Matt Trotter


Matt Trotter joined KWGS as a reporter in 2013. Before coming to Public Radio Tulsa, he was the investigative producer at KJRH. His freelance work has appeared in the Los Angeles Times and on MSNBC and CNN. 

He has a master's degree from Arizona State University, where he spent a semester on the first reporting staff of Cronkite News Service's Washington, D.C., bureau. As a grad student, he won awards for multimedia journalism and in-depth TV reporting.

Matt is from Southern California, so he's slowly following Route 66 across the United States. He would have made it Chicago by now, but he's not a fan of long drives.

Ways to Connect

When Inola Public Schools students return tomorrow, they'll be among thousands across the state with four-day weeks.

Inola schools will be closed Mondays to save the district money on utilities. Superintendent Kent Holbrook said they chose Monday because it interferes the least with extracurricular activities.

Department of Tourism

The City of Tulsa effectively puts a hold on downtown businesses’ use of public space as more and more developments are incorporating it into their plans.

License agreements are used for a variety of things, including sidewalk cafes, planters, steps or ramps to buildings, railings, and signs. Policies on license agreements are being reworked and likely won’t be finalized until a walkability study is finished next month.

Tulsa County

Eight weeks after deciding the new family justice center will be built in the northwest corner of downtown, Tulsa County commissioners take the next step.

Chief Deputy Commissioner Michael Willis said they’ve started the process of hiring a construction manager.

"They're not necessarily the company that will actually build it, but they're the ones that oversee all of that," Willis said. "So, it's a little bit different than going out to bid for a contractor and have them submit a price on what it's going to cost to build your facility."

National Partnership for Women and Families

The grades are in from a study of how states are going above and beyond the federal Family and Medical Leave Act, and Oklahoma is one of 12 getting an F.

The National Partnership for Women and Families looked at how states have gone further than the 23-year-old federal law, which requires employers grant up to 12 weeks of unpaid leave in certain circumstances.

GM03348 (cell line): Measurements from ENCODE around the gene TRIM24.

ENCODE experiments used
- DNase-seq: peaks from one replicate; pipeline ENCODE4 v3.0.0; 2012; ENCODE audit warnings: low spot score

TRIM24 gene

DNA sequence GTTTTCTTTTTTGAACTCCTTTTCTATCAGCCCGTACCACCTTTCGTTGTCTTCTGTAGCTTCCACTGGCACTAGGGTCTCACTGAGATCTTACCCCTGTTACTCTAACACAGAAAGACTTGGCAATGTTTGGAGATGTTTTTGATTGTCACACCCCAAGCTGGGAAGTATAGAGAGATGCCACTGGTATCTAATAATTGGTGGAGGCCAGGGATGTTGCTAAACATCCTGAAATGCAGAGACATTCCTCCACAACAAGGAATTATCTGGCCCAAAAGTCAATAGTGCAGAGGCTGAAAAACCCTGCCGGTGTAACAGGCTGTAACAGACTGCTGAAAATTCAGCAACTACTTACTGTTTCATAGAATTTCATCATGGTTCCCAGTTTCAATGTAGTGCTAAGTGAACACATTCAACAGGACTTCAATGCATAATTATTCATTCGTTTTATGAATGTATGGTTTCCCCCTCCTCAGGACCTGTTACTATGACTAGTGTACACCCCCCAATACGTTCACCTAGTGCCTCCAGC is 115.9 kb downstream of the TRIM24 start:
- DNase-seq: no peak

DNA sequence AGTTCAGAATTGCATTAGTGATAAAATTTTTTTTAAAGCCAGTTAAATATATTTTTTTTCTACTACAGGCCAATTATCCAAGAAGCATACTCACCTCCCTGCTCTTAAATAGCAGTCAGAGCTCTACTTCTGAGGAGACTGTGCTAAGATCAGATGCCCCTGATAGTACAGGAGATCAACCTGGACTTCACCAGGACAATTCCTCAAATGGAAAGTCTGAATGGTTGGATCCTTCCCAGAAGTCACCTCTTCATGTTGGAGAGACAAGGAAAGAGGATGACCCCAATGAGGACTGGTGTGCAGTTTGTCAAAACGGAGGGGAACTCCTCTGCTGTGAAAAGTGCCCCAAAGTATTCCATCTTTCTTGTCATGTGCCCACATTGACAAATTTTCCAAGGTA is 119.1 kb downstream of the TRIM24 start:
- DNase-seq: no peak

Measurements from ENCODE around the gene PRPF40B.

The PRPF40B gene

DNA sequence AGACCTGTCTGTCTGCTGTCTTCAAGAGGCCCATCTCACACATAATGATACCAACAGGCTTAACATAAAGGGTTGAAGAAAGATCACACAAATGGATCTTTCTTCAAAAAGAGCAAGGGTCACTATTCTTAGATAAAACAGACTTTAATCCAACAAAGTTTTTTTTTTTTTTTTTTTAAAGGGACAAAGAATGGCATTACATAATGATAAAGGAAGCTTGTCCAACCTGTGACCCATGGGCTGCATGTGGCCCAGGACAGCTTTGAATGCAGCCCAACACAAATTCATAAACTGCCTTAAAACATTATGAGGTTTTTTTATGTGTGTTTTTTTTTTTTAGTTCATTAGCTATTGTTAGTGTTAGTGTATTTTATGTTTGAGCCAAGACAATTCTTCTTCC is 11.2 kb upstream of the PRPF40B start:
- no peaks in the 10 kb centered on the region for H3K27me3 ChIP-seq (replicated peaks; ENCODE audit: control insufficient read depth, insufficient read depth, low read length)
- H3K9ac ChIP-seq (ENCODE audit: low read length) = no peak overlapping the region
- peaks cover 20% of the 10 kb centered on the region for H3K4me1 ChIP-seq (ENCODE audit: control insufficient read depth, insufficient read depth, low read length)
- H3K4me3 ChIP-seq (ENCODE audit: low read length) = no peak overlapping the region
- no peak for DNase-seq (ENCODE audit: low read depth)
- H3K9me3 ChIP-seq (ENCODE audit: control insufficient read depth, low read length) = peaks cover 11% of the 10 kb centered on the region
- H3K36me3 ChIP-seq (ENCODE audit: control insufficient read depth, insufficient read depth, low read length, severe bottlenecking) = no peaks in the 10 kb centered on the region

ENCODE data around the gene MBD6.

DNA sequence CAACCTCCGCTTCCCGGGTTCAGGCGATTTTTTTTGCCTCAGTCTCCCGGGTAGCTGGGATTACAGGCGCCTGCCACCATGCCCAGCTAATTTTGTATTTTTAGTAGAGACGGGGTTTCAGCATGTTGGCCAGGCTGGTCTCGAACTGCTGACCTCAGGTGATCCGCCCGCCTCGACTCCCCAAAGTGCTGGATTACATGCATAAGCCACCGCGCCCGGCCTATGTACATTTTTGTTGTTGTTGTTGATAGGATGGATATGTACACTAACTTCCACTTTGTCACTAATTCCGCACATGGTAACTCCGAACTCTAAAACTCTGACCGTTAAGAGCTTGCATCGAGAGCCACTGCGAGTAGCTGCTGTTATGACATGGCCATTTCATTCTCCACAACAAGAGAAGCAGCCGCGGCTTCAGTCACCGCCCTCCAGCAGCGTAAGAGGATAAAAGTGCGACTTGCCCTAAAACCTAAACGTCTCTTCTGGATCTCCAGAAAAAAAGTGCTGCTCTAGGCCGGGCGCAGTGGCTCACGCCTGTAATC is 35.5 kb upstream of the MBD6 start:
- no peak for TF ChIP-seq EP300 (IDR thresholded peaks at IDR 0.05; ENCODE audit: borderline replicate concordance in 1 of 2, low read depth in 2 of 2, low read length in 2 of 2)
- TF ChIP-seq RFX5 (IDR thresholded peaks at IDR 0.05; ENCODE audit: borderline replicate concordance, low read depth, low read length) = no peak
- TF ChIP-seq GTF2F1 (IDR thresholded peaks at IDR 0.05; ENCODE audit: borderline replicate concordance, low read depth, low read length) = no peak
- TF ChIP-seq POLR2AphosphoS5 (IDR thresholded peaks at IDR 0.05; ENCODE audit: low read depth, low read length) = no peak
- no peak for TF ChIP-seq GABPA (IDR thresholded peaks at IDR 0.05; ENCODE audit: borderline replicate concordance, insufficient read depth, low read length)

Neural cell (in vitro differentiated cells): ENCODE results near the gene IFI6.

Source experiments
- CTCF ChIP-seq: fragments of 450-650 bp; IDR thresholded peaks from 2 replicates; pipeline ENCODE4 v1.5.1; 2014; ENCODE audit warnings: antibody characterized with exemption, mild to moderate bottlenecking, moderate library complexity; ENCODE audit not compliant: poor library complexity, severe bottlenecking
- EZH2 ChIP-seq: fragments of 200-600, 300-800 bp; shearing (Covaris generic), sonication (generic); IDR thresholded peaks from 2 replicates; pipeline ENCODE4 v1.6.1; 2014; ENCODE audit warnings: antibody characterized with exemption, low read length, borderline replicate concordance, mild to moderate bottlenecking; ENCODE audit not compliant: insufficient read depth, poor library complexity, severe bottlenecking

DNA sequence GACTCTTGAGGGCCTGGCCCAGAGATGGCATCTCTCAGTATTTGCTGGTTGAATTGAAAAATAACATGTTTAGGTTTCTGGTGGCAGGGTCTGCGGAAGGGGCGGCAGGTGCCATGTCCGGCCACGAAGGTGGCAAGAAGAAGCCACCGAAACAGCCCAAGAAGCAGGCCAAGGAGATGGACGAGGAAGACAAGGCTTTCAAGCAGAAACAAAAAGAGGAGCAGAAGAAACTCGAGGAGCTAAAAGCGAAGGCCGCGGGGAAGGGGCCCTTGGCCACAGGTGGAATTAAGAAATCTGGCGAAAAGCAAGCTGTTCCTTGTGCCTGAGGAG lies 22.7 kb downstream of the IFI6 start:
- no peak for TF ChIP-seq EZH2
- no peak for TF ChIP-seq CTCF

Oklahoma has no laws past that.

KWGS News File photo

Major work is happening on bridges over the south leg of the Inner Dispersal Loop throughout the weekend.

With the deck being taken off the Main Street bridge over the IDL, south and westbound lanes are closed now until 7 a.m. Saturday. Then, north and eastbound lanes will close until 10 p.m. Sunday.

More major work is in store after this weekend.


Work continues to make more than $1.5 million worth of repairs needed to re-illuminate Tulsa highways.

City councilors formed a task force earlier this year to keep tabs on the efforts. Streets and Stormwater Director Terry Ball said all lights along the Gilcrease Expressway should be back on within two weeks, even though work has slowed from copper thefts and other mishaps.

The Tulsa Regional Chamber takes local teachers on a road trip.

They didn’t go far — just down Highway 169 to Cancer Treatment Centers of America. The visit was part of the chamber’s Road Trip for Teachers program, which shows them opportunities and challenges in seven high-growth industries. The chamber’s Kuma Roberts said there are two main goals.

Cherokee Nation Welcome Center

Cherokee Nation is the first tribe in Oklahoma to join an online network aimed at helping foster children.

The tribe has joined CarePortal, a network that partners with churches. Cherokee Nation Secretary of State Chuck Hoskin Jr. said churches will receive alerts when foster children in Cherokee County have needs.

"For example, if it's something as simple as needing a new change of clothes for a toddler, I mean, we can have the faith-based community step up and get that resource to the child," Hoskin said.

Nine churches have signed up for alerts so far.

A coalition of business and community leaders in Oklahoma is calling on Congress to pass comprehensive immigration reform.

Supporters launched the Reasons to Reform campaign Tuesday as part of a national effort to encourage Congress to work toward simplifying citizenship guidelines and creation of a guest worker program.

Republican state Sen. Brian Crain, whose Tulsa district includes a large Hispanic population, says the nation's immigration system is broken.


There’s been a delay in the lawsuit to halt sale of land at 71st Street and Riverside for a development anchored by outdoor retailer REI.

The lawsuit was filed nearly a year ago. Attorneys for both sides agreed to push the suit’s first hearing, which was set for Tuesday, back to Oct. 11 so talks can continue.

The lawsuit asks for a temporary halt in the process of the Tulsa Public Facilities Authority selling 12 acres of Helmerich Park to a Dallas-based developer.